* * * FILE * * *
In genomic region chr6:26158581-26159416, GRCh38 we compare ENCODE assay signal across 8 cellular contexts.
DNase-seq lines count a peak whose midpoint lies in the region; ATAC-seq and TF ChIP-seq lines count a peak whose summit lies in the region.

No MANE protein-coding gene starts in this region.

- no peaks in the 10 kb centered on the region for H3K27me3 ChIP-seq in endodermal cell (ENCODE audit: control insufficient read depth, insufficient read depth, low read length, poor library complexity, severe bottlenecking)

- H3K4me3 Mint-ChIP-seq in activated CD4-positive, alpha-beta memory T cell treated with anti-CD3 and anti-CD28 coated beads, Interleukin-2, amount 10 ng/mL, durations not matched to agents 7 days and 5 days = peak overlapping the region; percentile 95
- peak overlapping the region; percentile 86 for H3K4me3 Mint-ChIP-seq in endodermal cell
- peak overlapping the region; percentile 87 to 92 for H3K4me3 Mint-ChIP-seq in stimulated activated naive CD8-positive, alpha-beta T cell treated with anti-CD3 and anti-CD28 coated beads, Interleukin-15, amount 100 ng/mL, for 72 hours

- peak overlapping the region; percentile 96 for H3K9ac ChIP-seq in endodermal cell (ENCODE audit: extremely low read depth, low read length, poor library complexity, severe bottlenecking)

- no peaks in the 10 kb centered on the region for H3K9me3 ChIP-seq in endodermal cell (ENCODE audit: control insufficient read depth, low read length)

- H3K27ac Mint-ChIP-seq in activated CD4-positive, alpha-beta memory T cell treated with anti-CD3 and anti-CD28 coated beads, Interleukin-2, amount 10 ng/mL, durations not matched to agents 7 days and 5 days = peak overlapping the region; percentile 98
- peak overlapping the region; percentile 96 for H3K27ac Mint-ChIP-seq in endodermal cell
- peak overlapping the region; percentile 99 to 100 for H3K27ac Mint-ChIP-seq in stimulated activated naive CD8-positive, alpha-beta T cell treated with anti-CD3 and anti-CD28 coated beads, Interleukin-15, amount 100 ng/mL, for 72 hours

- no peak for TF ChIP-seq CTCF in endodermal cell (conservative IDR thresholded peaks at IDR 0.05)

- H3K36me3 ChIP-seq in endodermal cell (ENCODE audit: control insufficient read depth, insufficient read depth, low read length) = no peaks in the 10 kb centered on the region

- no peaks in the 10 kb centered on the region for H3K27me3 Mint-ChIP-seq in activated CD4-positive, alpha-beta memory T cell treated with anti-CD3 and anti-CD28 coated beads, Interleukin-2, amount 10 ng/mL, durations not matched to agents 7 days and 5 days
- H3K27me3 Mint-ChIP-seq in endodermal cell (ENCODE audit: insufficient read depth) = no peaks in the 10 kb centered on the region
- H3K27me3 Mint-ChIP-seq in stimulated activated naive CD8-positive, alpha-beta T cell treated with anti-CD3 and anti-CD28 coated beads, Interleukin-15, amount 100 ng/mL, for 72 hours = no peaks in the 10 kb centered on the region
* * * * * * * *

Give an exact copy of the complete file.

In genomic region chr6:26158581-26159416, GRCh38 we compare ENCODE assay signal across 8 cellular contexts.
DNase-seq lines count a peak whose midpoint lies in the region; ATAC-seq and TF ChIP-seq lines count a peak whose summit lies in the region.

No MANE protein-coding gene starts in this region.

- no peaks in the 10 kb centered on the region for H3K27me3 ChIP-seq in endodermal cell (ENCODE audit: control insufficient read depth, insufficient read depth, low read length, poor library complexity, severe bottlenecking)

- H3K4me3 Mint-ChIP-seq in activated CD4-positive, alpha-beta memory T cell treated with anti-CD3 and anti-CD28 coated beads, Interleukin-2, amount 10 ng/mL, durations not matched to agents 7 days and 5 days = peak overlapping the region; percentile 95
- peak overlapping the region; percentile 86 for H3K4me3 Mint-ChIP-seq in endodermal cell
- peak overlapping the region; percentile 87 to 92 for H3K4me3 Mint-ChIP-seq in stimulated activated naive CD8-positive, alpha-beta T cell treated with anti-CD3 and anti-CD28 coated beads, Interleukin-15, amount 100 ng/mL, for 72 hours

- peak overlapping the region; percentile 96 for H3K9ac ChIP-seq in endodermal cell (ENCODE audit: extremely low read depth, low read length, poor library complexity, severe bottlenecking)

- no peaks in the 10 kb centered on the region for H3K9me3 ChIP-seq in endodermal cell (ENCODE audit: control insufficient read depth, low read length)

- H3K27ac Mint-ChIP-seq in activated CD4-positive, alpha-beta memory T cell treated with anti-CD3 and anti-CD28 coated beads, Interleukin-2, amount 10 ng/mL, durations not matched to agents 7 days and 5 days = peak overlapping the region; percentile 98
- peak overlapping the region; percentile 96 for H3K27ac Mint-ChIP-seq in endodermal cell
- peak overlapping the region; percentile 99 to 100 for H3K27ac Mint-ChIP-seq in stimulated activated naive CD8-positive, alpha-beta T cell treated with anti-CD3 and anti-CD28 coated beads, Interleukin-15, amount 100 ng/mL, for 72 hours

- no peak for TF ChIP-seq CTCF in endodermal cell (conservative IDR thresholded peaks at IDR 0.05)

- H3K36me3 ChIP-seq in endodermal cell (ENCODE audit: control insufficient read depth, insufficient read depth, low read length) = no peaks in the 10 kb centered on the region

- no peaks in the 10 kb centered on the region for H3K27me3 Mint-ChIP-seq in activated CD4-positive, alpha-beta memory T cell treated with anti-CD3 and anti-CD28 coated beads, Interleukin-2, amount 10 ng/mL, durations not matched to agents 7 days and 5 days
- H3K27me3 Mint-ChIP-seq in endodermal cell (ENCODE audit: insufficient read depth) = no peaks in the 10 kb centered on the region
- H3K27me3 Mint-ChIP-seq in stimulated activated naive CD8-positive, alpha-beta T cell treated with anti-CD3 and anti-CD28 coated beads, Interleukin-15, amount 100 ng/mL, for 72 hours = no peaks in the 10 kb centered on the region